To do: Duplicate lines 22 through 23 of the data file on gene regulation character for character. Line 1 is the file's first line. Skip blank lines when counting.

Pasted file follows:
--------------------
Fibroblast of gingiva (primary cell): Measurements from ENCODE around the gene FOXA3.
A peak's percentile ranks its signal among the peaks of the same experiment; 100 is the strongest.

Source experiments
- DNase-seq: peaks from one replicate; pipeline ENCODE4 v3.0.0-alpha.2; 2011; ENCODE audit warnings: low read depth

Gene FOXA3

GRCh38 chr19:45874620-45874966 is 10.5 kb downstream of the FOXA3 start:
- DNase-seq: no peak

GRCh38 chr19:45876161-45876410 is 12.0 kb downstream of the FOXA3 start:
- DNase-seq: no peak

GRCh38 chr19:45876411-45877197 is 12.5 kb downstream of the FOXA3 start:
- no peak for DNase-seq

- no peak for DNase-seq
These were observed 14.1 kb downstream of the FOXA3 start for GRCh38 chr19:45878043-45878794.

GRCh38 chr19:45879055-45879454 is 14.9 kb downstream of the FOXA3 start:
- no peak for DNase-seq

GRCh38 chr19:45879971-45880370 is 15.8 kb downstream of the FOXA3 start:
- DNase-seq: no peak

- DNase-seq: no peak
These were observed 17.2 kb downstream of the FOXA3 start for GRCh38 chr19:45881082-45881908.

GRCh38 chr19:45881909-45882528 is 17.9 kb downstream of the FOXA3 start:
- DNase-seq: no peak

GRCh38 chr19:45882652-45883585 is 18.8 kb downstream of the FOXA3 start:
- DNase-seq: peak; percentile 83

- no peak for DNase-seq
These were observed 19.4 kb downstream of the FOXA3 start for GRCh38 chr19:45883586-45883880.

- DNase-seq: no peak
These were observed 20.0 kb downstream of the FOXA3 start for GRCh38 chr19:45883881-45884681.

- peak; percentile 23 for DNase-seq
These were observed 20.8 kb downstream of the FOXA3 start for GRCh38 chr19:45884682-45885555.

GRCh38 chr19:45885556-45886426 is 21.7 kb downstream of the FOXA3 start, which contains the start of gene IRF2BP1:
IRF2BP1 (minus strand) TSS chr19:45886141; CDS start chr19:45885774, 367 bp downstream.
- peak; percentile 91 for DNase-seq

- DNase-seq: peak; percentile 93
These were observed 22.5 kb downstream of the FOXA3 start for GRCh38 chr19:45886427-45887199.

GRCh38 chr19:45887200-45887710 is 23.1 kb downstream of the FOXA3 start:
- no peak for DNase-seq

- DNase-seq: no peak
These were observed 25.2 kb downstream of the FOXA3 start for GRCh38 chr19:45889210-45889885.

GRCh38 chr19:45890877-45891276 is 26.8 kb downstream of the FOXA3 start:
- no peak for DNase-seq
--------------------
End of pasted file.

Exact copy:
GRCh38 chr19:45882652-45883585 is 18.8 kb downstream of the FOXA3 start:
- DNase-seq: peak; percentile 83